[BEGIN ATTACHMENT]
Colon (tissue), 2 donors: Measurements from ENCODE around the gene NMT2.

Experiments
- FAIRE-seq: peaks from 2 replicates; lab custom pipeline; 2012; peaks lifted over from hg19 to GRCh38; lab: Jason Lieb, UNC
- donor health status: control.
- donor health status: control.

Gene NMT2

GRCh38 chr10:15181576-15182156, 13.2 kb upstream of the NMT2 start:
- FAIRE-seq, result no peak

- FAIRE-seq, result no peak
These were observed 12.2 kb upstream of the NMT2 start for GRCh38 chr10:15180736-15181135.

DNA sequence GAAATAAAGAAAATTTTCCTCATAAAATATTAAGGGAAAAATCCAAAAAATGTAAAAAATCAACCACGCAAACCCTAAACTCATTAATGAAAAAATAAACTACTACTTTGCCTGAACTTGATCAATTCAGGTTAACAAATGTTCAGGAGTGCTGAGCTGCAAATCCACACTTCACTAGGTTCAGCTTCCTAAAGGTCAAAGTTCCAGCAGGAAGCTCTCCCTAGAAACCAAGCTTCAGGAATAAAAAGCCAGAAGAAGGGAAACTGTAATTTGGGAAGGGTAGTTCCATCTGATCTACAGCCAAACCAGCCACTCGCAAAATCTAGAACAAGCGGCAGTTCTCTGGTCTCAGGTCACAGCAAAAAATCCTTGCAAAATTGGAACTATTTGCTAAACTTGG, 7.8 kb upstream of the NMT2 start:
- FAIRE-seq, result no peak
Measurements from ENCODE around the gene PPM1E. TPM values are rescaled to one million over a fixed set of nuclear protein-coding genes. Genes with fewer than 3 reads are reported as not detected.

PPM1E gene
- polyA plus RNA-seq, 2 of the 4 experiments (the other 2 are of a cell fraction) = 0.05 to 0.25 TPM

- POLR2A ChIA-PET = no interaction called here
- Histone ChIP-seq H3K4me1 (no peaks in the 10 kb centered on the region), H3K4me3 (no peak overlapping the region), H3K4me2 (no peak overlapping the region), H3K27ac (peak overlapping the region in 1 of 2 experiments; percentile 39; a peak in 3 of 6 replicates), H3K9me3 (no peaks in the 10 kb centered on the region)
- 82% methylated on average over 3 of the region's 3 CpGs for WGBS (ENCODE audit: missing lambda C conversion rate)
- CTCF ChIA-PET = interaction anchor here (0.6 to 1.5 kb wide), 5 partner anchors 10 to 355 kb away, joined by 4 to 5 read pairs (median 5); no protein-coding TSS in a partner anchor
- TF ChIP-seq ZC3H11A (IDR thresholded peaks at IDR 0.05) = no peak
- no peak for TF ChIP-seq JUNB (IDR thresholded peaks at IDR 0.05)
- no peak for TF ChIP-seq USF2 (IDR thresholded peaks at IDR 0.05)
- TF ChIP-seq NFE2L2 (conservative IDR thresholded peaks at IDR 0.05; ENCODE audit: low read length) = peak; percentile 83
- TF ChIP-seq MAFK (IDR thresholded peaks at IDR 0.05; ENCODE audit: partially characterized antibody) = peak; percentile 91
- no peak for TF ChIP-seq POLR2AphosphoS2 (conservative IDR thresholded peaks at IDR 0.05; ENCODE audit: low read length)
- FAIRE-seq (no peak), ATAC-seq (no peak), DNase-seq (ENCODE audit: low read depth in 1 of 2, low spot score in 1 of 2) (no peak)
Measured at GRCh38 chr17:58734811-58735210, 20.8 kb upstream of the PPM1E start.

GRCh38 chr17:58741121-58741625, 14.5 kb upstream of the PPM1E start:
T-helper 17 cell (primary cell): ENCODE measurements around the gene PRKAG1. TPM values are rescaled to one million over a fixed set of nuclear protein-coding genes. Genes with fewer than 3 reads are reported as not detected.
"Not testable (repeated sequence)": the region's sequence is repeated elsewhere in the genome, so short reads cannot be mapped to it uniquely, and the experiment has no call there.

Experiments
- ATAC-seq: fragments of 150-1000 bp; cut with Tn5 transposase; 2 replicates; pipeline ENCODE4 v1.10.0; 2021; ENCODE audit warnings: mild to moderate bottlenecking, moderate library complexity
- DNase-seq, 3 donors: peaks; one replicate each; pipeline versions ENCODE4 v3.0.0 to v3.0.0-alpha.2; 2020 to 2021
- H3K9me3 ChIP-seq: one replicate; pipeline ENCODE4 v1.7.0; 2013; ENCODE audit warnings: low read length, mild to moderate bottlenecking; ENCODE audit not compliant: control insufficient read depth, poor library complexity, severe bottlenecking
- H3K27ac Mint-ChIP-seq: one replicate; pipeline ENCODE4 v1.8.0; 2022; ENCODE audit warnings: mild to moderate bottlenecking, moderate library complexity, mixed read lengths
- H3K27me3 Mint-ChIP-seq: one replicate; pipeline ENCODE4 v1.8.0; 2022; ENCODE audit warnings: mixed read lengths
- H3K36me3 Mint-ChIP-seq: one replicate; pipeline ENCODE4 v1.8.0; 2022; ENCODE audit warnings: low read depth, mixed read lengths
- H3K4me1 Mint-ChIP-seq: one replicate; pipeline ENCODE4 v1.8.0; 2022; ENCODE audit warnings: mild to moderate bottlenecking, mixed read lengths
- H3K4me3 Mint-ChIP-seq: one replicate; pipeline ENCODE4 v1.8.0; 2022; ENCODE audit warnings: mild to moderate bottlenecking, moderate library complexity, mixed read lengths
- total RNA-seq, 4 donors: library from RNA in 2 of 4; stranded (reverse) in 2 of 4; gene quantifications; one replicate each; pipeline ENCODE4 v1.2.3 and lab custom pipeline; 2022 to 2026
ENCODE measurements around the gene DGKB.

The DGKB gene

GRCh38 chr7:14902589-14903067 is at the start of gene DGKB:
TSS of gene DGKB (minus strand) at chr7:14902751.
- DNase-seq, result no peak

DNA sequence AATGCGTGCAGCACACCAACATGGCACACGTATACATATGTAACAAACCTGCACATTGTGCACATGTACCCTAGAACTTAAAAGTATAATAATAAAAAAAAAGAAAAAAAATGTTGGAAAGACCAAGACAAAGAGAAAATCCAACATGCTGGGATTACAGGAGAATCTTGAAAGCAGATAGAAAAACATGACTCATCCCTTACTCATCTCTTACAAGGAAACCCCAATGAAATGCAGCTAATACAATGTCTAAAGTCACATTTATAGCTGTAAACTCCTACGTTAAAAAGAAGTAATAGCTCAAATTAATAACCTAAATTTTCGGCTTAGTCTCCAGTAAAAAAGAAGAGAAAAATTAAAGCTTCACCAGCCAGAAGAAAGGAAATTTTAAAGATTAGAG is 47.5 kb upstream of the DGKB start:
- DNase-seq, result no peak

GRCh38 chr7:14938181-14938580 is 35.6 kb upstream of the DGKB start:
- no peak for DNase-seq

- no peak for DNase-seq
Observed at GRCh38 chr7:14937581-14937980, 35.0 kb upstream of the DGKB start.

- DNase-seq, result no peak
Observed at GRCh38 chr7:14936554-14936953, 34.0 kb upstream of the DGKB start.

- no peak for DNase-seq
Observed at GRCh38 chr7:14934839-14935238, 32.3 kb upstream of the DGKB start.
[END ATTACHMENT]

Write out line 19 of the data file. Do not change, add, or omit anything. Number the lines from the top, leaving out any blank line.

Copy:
- CTCF ChIA-PET = interaction anchor here (0.6 to 1.5 kb wide), 5 partner anchors 10 to 355 kb away, joined by 4 to 5 read pairs (median 5); no protein-coding TSS in a partner anchor